Samhain Publishing, $5.50, ISBN 978-1-61922-897-9
Historical Romance, 2016
Listen to the Moon is a refreshing kind of historical romance, because it features characters who work in the big house, rather than lords and ladies, and none of them get elevated to dukedom or anything like that during the story. Sure, that means this story lacks the upper class glitz typical of historical romances set the 19th century England, like bluestockings throwing themselves at rakish pee-pees to save the unicorns or having vigorous sex with rakish spies as part of English’s secret war with the French vermin. Yet, the author manages to create a very emotional read that can leave one feeling a little wrung out at the end of the day.
I have to warn you guys, though. I haven’t read any of the author’s previous books before, the characters in this one have their lives linked to their employers – understandably so, as they are, after all, servants of the big house. Because of this, I still feel that I am missing some pieces of the puzzle even by the last page, and I wonder whether other readers unfamiliar with the Lively St. Lemeston series would feel the same way.
John and Sukey Toogood are husband and wife, but while they do feel a degree of lust and affection for one another, the wedding happens out of necessity. John has lost his job as a valet when his now former employer married an unsuitable woman, got cut off by the family, and could no longer afford to pay John as a result. He eventually discovers that there is vacancy in the local vicarage, but the vicar wants a married man to fill in the butler spot. Sukey is a maid who often talks too much and doesn’t treat her job with the kind of professionalism that John would have preferred, but he knows that she wants a change, so he suggests that they get married and work at the vicarage together.
The drama here is mostly of the mundane kind. John finds himself being charge of a number of people, with the usual rebellious or troublesome lot among the numbers, and trying to be in charge causes some friction both with the wife and the rest of the staff. He is also haunted by his worries that he is turning into his father – a tyrannical perfectionist who terrorizes the people around him because they can never meet his exacting standards. Every time he says something critical and harsh to the wife or another person, he feels that he is becoming that man, and yet, it seems like those words just come out of his mouth so easily. Sukey has abandonment issues, and she has a hard time opening up to or trusting John even as she often feels angry at him for what she perceives as acting cold and withdrawn. Oh, and she’s 22 to his 40 – her more impulsive and reckless ways often embarrass and annoy him, and he ends up saying or doing things that make the two of them feel horrible as a result.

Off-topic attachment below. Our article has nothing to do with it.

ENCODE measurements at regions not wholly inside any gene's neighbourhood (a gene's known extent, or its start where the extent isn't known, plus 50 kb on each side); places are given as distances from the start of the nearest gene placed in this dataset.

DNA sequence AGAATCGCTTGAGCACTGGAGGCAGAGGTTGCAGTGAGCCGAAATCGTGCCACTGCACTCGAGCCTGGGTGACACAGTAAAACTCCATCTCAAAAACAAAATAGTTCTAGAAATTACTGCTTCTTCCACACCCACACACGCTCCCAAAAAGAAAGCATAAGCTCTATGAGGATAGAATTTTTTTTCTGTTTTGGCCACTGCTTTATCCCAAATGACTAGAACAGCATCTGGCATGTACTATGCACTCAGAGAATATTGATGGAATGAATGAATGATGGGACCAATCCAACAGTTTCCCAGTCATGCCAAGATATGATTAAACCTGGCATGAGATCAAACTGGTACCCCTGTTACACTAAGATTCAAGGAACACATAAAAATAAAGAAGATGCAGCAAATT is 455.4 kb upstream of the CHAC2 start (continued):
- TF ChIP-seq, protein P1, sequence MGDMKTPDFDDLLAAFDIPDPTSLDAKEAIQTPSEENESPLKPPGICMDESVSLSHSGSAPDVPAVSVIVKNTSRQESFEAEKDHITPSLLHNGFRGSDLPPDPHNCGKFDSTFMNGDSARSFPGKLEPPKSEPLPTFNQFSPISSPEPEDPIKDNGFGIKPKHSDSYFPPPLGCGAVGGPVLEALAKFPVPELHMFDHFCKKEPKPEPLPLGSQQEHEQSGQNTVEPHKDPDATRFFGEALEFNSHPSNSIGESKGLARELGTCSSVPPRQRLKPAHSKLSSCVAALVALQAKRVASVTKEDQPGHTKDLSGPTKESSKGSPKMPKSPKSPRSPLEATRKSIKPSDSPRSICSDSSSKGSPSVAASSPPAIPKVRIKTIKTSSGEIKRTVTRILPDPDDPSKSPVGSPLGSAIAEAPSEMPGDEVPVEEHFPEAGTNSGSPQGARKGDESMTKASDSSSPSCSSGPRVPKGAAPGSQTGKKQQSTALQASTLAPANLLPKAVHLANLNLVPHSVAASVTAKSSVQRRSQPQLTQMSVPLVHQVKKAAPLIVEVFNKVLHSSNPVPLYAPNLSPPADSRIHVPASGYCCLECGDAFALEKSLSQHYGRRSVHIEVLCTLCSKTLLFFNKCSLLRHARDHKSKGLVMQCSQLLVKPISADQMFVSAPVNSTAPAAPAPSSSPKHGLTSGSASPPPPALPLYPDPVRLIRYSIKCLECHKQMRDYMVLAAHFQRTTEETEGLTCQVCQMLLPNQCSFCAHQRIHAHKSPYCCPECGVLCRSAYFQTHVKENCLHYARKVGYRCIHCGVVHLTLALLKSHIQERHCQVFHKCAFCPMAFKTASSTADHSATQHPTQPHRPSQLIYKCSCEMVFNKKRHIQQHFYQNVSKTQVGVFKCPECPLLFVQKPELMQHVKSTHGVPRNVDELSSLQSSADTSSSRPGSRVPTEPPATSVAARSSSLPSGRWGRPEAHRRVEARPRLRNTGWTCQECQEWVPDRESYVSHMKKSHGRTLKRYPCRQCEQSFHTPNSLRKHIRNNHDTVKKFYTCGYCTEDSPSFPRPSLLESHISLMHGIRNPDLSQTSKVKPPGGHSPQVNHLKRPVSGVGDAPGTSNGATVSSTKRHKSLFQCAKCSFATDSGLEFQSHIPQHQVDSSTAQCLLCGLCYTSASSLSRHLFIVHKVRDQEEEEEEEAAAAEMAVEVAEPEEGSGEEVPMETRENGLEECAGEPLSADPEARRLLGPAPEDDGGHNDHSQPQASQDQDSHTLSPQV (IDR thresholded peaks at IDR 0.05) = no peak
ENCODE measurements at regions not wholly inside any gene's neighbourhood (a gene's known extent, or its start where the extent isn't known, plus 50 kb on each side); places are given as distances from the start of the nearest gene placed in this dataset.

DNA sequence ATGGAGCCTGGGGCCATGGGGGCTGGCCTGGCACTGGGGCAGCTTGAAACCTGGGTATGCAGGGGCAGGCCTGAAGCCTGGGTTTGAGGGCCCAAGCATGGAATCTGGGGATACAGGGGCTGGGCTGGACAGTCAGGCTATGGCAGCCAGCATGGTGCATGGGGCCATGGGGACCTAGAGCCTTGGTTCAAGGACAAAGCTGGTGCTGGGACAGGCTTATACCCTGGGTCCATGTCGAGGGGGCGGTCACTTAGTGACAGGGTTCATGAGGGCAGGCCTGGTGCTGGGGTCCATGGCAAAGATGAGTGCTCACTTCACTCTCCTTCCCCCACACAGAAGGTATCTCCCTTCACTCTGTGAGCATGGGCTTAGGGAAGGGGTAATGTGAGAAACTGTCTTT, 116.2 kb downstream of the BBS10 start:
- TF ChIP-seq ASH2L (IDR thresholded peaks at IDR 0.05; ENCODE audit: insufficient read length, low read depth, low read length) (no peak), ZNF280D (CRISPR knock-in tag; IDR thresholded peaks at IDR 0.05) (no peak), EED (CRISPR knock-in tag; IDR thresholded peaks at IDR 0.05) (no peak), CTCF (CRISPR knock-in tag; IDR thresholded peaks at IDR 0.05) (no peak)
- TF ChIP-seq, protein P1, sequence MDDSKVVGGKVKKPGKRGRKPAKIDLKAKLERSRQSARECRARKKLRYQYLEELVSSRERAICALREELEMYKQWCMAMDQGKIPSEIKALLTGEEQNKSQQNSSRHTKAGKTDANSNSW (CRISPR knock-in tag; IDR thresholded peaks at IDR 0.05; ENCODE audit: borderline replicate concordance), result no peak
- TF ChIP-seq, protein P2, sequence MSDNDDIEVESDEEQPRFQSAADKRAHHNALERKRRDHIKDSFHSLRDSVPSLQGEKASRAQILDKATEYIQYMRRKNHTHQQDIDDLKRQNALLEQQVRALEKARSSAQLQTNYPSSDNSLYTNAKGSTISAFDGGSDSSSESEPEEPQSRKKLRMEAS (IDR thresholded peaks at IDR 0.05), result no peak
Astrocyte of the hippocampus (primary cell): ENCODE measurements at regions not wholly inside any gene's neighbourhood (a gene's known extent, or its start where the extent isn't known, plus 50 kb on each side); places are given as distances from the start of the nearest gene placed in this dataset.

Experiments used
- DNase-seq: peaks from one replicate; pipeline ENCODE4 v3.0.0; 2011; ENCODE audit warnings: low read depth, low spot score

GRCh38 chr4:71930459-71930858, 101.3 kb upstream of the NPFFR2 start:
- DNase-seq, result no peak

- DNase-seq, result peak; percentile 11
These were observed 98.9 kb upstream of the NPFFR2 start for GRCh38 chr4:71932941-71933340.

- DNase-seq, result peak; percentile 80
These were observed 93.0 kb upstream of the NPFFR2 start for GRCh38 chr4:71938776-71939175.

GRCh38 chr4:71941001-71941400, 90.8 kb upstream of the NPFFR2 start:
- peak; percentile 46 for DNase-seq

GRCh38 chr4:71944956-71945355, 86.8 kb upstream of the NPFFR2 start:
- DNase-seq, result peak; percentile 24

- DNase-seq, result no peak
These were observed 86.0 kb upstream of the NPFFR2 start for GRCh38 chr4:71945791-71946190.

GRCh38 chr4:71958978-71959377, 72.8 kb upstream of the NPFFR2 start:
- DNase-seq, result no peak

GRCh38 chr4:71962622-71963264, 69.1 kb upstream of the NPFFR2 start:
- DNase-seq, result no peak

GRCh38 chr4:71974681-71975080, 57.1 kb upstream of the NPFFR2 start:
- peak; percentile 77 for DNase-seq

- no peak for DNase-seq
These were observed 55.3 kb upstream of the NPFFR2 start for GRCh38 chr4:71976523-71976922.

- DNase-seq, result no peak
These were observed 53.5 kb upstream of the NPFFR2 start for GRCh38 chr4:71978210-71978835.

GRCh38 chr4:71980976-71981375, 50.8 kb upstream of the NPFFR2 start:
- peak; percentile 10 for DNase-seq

And because they are both members of the staff, they have to wake up early and work all those hours, so they don’t have the luxury to grope in shadowy corners of a garden or do other leisurely things other more privileged characters in romance novels do to hash out their issues. Are these two doomed to become permanently sullen and resentful in one another’s company?
I give the author one thing: she doesn’t make life any easier for herself by making sure that her characters really have to work through their issues, without resorting to cop-out plot devices like John discovering that he’s the long-lost son of a duke or Sukey winning the lottery. Both characters have distinct, whole personalities here, and their feelings are raw and real to the point that their vulnerable moments can be tough to read. I find myself thinking several times, in fact, that I can relate to what these characters are feeling and doing. Their actions may sometimes feel like acts of futility, sometimes they seem stubborn or just not sensible, but that, I feel, is because they are only human. That’s the author’s biggest triumph here: she makes me feel for these characters.
However, later in the story, I can’t help feeling that the characters are rehashing their issues several times. Because each time such a scene can be a tough and bitter pill to swallow, when I think of something such as “Wait, haven’t these people gone through that issue a few pages back?” it is with frustration rather than curiosity.
Still, while I do feel that the momentum of the story peters out slightly towards the later ends of the story, Listen to the Moon is easily a memorable and even cathartic read. I’m already sort of regretting that I’ve not read the author’s previous books.